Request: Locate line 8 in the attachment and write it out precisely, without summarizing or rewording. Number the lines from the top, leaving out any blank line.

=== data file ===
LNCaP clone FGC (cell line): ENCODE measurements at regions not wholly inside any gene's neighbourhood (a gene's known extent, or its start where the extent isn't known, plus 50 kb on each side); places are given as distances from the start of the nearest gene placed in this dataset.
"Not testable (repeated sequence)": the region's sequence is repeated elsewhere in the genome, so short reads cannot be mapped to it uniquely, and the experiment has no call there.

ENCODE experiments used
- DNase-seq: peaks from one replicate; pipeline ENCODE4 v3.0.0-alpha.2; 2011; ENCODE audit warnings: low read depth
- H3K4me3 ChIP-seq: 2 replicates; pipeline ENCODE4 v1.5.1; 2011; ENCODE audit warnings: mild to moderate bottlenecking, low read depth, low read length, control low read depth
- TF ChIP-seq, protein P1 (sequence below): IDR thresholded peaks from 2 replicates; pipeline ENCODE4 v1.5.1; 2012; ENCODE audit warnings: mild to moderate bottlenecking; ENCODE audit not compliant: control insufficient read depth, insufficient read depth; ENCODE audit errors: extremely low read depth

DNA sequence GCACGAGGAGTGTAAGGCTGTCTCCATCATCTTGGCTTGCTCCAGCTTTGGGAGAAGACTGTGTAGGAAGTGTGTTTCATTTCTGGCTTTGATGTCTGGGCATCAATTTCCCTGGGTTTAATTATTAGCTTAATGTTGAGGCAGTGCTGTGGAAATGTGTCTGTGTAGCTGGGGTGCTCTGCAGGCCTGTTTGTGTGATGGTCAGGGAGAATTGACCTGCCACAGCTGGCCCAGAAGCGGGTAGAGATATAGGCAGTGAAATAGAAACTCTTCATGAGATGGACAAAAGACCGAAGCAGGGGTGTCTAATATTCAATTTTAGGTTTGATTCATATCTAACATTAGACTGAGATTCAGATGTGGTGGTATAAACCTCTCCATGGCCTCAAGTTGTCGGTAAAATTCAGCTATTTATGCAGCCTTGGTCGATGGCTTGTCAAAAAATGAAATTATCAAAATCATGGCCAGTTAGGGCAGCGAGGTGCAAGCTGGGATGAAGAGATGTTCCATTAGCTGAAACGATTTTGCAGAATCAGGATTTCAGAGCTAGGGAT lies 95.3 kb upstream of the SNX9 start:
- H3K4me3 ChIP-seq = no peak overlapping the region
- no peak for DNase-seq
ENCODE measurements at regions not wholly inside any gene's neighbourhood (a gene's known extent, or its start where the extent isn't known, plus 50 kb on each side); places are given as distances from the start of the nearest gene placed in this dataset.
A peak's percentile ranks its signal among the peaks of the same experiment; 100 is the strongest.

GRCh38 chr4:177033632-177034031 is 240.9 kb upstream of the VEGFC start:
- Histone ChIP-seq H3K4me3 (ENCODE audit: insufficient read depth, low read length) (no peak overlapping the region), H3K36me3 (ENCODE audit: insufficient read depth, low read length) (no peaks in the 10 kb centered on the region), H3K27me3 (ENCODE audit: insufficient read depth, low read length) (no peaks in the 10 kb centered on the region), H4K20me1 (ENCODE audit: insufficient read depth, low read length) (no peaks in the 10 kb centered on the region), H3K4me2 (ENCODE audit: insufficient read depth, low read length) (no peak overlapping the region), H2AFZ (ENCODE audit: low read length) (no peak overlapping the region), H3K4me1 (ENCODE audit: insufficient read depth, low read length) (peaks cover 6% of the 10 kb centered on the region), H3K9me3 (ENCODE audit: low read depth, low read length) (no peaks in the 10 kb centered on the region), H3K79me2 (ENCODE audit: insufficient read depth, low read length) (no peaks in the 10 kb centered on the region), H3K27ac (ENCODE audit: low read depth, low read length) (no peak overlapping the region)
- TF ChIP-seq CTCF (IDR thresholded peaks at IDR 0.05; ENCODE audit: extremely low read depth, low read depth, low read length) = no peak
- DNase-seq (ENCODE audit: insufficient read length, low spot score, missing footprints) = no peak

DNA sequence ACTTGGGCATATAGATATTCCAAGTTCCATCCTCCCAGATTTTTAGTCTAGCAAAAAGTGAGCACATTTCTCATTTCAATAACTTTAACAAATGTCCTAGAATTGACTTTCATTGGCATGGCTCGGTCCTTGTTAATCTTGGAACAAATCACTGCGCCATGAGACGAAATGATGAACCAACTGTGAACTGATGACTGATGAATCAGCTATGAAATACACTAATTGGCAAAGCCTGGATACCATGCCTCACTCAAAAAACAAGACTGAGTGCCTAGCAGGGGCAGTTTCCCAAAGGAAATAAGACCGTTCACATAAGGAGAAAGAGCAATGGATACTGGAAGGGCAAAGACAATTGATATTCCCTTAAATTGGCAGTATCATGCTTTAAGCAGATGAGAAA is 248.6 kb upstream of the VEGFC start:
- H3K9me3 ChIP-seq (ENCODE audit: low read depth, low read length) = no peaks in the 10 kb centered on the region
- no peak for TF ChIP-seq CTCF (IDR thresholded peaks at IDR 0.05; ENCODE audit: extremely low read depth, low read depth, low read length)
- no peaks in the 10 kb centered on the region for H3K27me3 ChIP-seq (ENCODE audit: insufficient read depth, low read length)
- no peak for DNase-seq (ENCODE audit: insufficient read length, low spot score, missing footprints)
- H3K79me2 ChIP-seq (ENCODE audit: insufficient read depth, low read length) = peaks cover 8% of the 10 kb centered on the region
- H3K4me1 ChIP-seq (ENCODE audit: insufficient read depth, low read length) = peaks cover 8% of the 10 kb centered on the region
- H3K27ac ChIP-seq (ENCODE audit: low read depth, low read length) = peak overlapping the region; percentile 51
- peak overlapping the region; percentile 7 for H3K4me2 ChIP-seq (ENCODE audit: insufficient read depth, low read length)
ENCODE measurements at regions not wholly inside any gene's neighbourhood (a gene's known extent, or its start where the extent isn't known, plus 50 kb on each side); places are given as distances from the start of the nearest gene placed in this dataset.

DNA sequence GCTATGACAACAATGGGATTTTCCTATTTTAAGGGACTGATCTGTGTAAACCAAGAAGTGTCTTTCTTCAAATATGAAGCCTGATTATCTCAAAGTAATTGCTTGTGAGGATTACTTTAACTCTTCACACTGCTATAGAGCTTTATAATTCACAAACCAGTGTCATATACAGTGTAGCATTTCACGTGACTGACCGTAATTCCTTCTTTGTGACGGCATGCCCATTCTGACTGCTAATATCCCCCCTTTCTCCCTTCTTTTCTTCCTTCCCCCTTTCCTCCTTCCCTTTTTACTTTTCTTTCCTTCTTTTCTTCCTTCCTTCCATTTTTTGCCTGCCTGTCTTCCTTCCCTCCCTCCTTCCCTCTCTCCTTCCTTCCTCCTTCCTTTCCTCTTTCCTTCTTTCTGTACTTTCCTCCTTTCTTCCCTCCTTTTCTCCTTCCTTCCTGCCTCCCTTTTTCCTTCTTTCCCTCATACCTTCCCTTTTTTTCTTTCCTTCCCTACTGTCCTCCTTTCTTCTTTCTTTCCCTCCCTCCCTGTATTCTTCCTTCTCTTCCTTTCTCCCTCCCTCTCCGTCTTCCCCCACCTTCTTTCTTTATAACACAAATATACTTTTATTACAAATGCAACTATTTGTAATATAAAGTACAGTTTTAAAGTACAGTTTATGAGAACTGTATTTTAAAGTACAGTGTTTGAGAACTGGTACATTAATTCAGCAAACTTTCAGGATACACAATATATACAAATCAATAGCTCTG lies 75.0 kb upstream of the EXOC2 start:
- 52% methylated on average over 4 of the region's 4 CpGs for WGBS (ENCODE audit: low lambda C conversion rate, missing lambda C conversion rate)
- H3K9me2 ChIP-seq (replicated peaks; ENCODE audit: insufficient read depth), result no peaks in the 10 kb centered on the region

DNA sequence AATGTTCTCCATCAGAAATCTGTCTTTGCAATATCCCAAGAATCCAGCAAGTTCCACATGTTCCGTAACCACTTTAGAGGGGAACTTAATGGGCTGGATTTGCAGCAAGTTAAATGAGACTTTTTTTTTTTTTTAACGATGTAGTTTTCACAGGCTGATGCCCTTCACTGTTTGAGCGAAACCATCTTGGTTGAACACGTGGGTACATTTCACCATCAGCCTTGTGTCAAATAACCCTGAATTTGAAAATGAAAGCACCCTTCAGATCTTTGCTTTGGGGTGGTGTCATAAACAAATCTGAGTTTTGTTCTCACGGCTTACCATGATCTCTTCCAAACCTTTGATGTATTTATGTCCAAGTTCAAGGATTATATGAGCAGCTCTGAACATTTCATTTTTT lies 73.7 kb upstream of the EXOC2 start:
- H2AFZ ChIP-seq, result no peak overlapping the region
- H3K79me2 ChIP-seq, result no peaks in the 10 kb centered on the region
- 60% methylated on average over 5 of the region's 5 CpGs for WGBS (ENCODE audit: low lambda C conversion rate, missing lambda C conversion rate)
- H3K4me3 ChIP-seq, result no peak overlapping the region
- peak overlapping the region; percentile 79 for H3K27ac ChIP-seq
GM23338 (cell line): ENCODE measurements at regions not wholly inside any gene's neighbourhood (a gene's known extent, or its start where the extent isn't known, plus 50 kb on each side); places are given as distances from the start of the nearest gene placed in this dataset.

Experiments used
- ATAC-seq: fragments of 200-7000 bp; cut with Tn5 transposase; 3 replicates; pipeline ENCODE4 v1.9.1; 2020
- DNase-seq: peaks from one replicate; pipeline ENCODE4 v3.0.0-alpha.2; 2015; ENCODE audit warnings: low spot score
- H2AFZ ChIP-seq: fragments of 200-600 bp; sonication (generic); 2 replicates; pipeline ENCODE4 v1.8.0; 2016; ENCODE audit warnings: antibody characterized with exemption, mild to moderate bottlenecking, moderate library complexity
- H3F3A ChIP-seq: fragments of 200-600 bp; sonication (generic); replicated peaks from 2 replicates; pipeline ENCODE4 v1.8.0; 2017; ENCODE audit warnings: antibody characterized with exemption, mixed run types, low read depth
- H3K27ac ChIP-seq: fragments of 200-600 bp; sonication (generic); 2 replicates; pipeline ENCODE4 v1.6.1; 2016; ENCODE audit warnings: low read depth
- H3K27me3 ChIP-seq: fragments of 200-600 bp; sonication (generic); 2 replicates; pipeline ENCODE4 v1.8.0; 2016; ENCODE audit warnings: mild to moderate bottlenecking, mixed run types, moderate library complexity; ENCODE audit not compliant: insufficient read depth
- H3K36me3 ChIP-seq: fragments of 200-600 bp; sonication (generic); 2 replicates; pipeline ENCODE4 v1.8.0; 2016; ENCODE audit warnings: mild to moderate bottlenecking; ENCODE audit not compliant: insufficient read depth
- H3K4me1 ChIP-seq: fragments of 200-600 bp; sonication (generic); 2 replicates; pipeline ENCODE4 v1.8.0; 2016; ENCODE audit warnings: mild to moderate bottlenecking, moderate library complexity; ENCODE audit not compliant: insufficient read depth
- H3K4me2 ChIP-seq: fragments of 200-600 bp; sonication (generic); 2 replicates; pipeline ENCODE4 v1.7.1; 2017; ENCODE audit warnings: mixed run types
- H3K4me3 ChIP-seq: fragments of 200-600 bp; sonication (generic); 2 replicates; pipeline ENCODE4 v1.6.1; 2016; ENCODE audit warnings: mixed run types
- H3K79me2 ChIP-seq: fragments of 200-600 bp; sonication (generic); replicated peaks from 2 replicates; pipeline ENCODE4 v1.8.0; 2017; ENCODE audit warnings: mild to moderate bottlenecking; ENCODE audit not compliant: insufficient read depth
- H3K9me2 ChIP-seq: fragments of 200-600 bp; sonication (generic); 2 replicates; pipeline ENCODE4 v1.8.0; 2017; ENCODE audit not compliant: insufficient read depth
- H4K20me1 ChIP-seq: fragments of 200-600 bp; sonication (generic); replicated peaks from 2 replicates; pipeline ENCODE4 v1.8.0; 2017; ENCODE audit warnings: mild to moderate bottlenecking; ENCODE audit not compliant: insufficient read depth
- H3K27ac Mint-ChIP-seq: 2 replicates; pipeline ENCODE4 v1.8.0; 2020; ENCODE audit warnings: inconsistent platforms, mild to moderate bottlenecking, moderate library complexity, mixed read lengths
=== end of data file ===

- H3K4me3 ChIP-seq = no peak overlapping the region